The law of comparative advantage is an idea that was conceptualized and attributed to David Ricardo. In his book 'on the principles of political Economy and Taxation' which was published in 1817 he exhibited a precise example pertaining England and Portugal. In his illustration he explains that it is possible to produce cloth and wine in Portugal at less labor as compared with producing the very quantities in England. But he quickly mentions that the relative costs in both countries are completely different (Lautzenheiser & Hunt, 2011). In England producing wine is quite a hard affair and likewise cloth production is moderately difficult.
Free international trade papers, essays, and research papers.
It is important to understand the reasons why we need Fair Trade in the first place. Classical free trade theory, which originates from Adam Smith’s and David Ricardo’s theory of comparative advantage, claims that countries specialize in and export what they are relatively good at producing and they import what they cannot produce sufficiently. Since for example the climate in Germany does not allow for the production of coffee and since the infrastructure and the technological advancement for the manufacturing of cars is not developed in Bolivia, both countries benefit from opening their markets for mutual trade. In theory, free trade is a win-win situation in which everyone benefits. But social reality proves the opposite: international trade (among other things) has contributed immensely to the present situation of devastating poverty for the majority of humanity (McMichael, 2004). And instead of increasing the wealth of both trading parties, the relations between producers and consumers in commodity markets like coffee or bananas can be described as a “perverse transfer of wealth, by some of the supermarkets, from farmers and farm workers of developing countries to the consumers of developed countries” (Tallontire & Vorley, 2005: 5).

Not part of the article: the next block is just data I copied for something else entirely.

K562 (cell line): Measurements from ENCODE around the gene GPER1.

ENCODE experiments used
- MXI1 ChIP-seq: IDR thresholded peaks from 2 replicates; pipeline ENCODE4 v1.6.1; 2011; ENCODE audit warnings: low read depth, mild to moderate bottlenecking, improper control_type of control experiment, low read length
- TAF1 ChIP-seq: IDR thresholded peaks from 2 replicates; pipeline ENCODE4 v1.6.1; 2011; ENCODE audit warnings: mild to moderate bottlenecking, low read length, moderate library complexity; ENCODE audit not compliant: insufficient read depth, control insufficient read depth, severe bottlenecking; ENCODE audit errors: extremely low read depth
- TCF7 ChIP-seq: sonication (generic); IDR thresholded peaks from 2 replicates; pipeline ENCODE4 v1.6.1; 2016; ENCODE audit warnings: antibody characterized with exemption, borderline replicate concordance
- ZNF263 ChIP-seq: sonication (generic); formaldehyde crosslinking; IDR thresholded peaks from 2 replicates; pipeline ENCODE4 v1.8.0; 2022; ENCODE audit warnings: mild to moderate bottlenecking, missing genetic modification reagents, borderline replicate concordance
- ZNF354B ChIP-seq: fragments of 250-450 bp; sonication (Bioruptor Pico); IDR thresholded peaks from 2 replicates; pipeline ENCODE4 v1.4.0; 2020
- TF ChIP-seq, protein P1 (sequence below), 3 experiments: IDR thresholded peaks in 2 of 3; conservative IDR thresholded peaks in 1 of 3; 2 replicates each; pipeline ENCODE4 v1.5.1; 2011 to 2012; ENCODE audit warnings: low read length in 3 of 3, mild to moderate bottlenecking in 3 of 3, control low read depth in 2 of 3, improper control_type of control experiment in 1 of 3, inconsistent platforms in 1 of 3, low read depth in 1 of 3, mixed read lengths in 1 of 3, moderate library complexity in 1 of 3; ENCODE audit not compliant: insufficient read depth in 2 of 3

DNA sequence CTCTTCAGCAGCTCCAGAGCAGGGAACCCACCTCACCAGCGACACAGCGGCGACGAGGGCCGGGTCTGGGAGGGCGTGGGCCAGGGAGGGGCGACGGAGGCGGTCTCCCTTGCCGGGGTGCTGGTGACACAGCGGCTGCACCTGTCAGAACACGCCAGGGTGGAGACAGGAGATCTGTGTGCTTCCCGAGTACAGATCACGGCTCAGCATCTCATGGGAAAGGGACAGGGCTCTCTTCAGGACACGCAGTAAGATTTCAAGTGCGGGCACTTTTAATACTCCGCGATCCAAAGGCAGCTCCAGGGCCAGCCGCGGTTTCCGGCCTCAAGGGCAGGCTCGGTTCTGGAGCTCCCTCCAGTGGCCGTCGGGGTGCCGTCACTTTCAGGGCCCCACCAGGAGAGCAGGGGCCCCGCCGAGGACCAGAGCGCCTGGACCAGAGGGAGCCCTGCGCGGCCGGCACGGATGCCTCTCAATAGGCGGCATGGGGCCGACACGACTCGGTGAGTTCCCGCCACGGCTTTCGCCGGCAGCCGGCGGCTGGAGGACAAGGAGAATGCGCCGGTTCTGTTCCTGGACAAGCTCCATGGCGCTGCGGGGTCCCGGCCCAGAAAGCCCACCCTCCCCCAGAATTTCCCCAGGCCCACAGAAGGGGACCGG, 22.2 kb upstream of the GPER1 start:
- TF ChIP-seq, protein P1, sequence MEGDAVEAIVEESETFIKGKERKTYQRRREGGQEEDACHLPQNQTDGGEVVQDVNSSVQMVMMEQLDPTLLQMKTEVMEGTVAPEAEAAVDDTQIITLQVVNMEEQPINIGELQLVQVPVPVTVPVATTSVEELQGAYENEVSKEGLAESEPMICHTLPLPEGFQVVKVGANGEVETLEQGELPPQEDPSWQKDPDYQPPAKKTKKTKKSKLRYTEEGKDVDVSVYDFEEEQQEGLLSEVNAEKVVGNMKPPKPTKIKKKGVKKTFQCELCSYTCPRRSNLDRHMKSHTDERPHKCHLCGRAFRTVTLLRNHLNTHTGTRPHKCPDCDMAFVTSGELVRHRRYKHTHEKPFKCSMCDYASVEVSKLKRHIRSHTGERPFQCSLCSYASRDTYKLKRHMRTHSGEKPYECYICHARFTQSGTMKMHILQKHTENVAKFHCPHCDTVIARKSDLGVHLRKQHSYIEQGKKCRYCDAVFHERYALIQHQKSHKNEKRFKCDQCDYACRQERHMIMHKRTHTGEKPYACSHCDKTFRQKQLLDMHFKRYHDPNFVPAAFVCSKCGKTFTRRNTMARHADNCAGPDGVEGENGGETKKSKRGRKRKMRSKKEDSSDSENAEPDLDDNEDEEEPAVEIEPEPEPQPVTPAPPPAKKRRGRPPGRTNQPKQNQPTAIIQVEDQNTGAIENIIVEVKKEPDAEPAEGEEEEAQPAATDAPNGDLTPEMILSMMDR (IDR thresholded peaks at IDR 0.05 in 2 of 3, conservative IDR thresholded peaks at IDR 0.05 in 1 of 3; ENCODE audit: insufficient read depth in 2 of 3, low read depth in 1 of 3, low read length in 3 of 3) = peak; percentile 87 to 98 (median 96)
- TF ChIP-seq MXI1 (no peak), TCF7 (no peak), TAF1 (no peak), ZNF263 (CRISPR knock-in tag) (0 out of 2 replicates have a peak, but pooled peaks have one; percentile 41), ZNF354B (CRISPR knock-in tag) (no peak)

According to a survey undertaken recently, most economists' supports restrictions to free trade, such quotas, reduced economic welfare, and tariffs. The comparative advantage theory creates the basis for free trade support and structure. This law was delineated in the 1800s by David Ricardo. Until today, the law is a vital component in introducing macro and micro-economics courses and falls under the applications of opportunity cost concept. The law encourages specialization especially for the increased output. Similarly to the majority economists take on the survey, David felt that England was not exercising its economic well being by restricting trade but rather the economy was suffering (Lautzenheiser & Hunt, 2011).
Sustainable Development, Globalisation and Africa: Plugging the holes
Meanwhile, at the very time when this comparative cost ferment was taking place among his friends and colleagues, David Ricardo displayed no interest whatever in this important line of thought. To be sure, Ricardo weighed in to second his mentor Mill's attack on Malthus's support for the Corn Laws, in his , published in February 1815. But Ricardo's line of argument was exclusively "Ricardian," that is, based solely on the distinctive Ricardian system. In fact, Ricardo displayed no interest in free trade in general, or in the arguments for it; his reasoning was solely devoted to the importance of lowering or abolishing the tariff on corn.